Perhaps Gus Poyet should have hired a hypnotist to convince his players it was Tuesday or Wednesday or Saturday – any day bar Monday. Sunderland really do not like Mondays and have now gone 12 years and 19 games since winning on one.
This latest failure to perform on the first evening of the working week has left Poyet's side staring at the Championship. Second bottom and four points adrift of safety, Sunderland hold games in hand but face daunting trips to Tottenham – on a Monday – Chelsea, Manchester City and Manchester United as well as a visit from Everton. The mist shrouding Wearside at the final whistle seemed horribly symbolic.
Once again boos rang in Sam Allardyce's ears but this time they were not directed at West Ham's manager – whose team effectively banished lingering relegation fears with this result – but at home players without a league win since 1 February.
"They tried everything but that's what we are," said Poyet. "I'm not going to lie. It hurts, I'm sad. It's not going to be a very nice night for me but we have to keep believing. If the players give up, I'll leave."
Faced with Andy Carroll, Sunderland took the precaution of fielding five at the back but, within 10 minutes, West Ham's "divine ponytail" scored only his second league goal of the season.
As a Newcastle fan, Carroll will have relished connecting with Mark Noble's corner, outjumping John O'Shea before thumping a header beyond Vito Mannone.
"It looked pretty doomy and gloomy in late January," said Allardyce. "But I always said we'd be OK when Andy came back from injury. This outstanding victory has got us out of trouble and almost safe. If Andy gets another two or three goals it'll be difficult for Roy Hodgson to leave him out of England's World Cup squad."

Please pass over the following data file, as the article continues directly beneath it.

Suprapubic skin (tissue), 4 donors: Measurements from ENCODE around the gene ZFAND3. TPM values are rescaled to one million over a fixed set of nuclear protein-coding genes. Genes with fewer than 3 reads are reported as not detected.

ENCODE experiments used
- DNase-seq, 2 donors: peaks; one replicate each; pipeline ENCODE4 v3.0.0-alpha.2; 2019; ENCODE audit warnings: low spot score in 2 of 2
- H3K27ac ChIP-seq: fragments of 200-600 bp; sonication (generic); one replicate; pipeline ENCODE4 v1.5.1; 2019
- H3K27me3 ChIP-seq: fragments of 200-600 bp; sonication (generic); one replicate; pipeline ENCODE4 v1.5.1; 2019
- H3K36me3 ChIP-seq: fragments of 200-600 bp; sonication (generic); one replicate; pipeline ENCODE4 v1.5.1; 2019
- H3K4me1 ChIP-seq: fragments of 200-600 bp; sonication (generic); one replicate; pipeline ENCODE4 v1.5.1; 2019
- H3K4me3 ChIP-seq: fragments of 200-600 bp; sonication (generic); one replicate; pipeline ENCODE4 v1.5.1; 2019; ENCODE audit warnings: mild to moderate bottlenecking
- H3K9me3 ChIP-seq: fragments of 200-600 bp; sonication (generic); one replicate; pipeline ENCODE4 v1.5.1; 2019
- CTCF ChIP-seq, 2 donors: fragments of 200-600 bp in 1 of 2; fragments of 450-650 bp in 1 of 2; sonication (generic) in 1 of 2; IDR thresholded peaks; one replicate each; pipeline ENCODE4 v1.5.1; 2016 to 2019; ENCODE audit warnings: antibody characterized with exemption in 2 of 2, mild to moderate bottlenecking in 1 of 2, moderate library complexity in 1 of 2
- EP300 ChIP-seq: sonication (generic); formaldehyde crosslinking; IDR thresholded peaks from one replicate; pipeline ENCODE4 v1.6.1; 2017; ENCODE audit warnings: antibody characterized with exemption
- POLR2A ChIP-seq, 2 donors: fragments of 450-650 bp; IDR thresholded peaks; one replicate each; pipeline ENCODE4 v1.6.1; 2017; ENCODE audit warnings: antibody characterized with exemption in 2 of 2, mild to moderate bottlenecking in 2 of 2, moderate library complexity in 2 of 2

Carroll and company adapted well to the shock of swapping 20C London sunshine for a murky north-eastern six degrees. Even so they were a little lucky when the fallout from James Tomkins' error fell to Lee Cattermole's weaker left foot. Poyet's self-styled enforcer shot straight at Adrián, enabling the goalkeeper to save with his legs before watching Cattermole skew the rebound over the bar.
Generally, though, a West Ham side well schooled in protecting leads and expert at collecting clean sheets, looked confident as Sunderland increasingly seemed to be limping in collective sympathy with their manager. Poyet, nursing a debilitating knee problem, looked on helplessly as his players saw plenty of the ball but were largely reduced to passing it harmlessly between themselves. West Ham had absolutely no inhibitions about pulling 10 men behind the ball, leaving Connor Wickham and Fabio Borini struggling to get behind Allardyce's defence.
Sunderland should have won a penalty when Nolan handled in the area but Howard Webb contentiously ignored their appeals and there was an inescapable sense of another door closing softly on their season.
If some of the half-time jeers were clearly directed at Webb – whose decision was the sort on which careers and livelihoods can hinge – many stemmed from sheer frustration. Lacking natural width without the benched Adam Johnson, Sunderland could not undo a deep-sitting, five-man midfield dominated by the streetwise Kevin Nolan.
West Ham doubled their advantage from another set piece. Tomkins dispatched a free-kick from just inside his own half which Carroll failed to control, leaving the ball spinning free for Mohammed Diamé to attempt a shot. Instead of heading clear, the hapless Santiago Vergini deflected it beyond Mannone. Poyet switched to a back four but Stewart Downing very nearly scored a third for West Ham after dodging Marcos Alonso.
Allardyce's side finally began wobbling when Johnson reduced the deficit after his fellow substitute Craig Gardner nutmegged Pablo Armero. It left the erstwhile England winger to take one touch and send a rising shot curving imperiously into the top corner from the edge of the area. Belatedly dangerous, Sunderland blitzed the visiting box only to be betrayed by their final ball.
At least they did not play the Boomtown Rats at the final whistle.